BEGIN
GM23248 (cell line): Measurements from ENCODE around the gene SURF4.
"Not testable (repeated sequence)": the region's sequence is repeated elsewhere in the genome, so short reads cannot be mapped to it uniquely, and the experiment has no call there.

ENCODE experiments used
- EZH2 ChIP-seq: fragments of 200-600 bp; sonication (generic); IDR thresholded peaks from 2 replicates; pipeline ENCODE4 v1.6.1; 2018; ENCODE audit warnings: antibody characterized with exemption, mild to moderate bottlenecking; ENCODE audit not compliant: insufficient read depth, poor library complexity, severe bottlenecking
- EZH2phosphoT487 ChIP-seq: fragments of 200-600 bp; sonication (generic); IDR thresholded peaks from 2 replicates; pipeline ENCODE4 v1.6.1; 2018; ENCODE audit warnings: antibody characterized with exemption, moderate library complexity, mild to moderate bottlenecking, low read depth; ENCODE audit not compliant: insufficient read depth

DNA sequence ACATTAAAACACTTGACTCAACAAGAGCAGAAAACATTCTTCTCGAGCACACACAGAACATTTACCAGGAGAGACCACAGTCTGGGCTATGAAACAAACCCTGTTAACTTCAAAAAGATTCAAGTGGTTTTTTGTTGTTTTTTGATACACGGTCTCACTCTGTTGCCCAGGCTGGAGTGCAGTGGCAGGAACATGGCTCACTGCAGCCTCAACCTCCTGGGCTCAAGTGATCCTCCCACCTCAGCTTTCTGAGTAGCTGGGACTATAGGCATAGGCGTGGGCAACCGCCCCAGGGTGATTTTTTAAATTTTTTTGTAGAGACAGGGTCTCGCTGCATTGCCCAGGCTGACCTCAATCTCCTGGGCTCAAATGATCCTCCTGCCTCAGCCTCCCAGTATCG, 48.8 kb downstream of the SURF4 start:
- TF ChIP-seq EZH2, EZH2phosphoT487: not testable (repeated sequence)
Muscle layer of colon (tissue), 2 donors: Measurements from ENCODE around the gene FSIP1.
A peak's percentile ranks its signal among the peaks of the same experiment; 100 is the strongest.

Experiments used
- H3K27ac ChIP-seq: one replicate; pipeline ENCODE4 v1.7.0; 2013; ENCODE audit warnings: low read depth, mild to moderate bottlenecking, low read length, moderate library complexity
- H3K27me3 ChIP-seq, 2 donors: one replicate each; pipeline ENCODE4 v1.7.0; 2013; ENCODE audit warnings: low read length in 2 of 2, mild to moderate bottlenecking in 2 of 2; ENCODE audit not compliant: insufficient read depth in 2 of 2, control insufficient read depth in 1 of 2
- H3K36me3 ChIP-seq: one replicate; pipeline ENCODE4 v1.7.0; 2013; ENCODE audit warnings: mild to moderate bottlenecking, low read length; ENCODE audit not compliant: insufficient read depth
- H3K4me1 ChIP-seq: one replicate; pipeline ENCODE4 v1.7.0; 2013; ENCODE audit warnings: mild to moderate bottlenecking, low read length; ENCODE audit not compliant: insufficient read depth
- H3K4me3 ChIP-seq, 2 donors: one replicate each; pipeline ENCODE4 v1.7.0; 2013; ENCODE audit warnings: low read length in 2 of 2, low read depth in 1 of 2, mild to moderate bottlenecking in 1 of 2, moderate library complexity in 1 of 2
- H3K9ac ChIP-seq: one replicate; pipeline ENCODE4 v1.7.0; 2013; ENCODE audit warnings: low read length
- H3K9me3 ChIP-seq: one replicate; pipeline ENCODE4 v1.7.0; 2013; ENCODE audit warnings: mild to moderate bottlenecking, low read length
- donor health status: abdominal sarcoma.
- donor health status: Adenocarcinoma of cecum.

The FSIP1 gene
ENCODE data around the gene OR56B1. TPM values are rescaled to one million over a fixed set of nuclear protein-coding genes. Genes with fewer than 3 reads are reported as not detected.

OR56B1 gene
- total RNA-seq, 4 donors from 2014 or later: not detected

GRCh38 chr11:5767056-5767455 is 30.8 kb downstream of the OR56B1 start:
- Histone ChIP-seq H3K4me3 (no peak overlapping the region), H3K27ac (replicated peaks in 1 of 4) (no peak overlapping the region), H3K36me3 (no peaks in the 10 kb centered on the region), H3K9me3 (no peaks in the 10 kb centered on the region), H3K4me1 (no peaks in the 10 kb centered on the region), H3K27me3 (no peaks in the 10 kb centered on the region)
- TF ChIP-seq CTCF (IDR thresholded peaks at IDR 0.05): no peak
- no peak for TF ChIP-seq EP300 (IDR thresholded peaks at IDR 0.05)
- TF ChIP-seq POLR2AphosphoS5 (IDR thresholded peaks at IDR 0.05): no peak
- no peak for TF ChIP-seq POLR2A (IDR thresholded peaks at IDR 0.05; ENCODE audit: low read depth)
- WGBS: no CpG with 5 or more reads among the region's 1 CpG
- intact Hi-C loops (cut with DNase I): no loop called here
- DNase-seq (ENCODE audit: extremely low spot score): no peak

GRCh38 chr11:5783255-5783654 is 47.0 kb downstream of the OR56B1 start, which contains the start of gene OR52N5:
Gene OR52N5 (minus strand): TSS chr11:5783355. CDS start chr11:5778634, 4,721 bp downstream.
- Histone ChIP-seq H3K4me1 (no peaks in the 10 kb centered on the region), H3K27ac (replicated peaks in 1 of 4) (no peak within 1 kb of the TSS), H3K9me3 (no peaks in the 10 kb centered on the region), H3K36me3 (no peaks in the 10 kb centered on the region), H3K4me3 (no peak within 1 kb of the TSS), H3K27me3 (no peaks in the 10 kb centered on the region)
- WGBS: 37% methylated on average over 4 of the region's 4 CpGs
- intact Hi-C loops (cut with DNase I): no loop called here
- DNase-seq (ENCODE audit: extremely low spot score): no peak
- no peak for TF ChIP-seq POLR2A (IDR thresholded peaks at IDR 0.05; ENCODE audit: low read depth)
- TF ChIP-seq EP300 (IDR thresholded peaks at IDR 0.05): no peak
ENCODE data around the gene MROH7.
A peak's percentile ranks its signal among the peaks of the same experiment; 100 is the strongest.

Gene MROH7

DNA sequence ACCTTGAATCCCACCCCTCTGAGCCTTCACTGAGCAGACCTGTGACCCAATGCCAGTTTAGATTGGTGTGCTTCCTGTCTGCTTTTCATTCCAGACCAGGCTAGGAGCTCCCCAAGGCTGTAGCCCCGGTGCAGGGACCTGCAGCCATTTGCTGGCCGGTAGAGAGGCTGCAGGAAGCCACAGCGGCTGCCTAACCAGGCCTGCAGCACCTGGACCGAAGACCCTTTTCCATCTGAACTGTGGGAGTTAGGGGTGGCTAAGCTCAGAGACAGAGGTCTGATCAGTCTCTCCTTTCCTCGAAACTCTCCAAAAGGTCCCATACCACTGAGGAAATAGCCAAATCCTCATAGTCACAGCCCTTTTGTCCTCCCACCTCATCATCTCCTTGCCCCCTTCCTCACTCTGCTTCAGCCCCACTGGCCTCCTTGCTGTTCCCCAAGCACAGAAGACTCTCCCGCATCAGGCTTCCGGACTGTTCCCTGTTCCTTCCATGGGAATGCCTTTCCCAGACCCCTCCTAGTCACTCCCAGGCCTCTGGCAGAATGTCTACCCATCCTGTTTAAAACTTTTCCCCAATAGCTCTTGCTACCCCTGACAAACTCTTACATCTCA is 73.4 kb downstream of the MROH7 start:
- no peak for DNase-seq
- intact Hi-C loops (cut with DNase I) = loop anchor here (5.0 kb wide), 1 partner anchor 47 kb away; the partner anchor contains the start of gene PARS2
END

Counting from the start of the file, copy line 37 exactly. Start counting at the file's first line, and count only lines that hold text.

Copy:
- intact Hi-C loops (cut with DNase I): no loop called here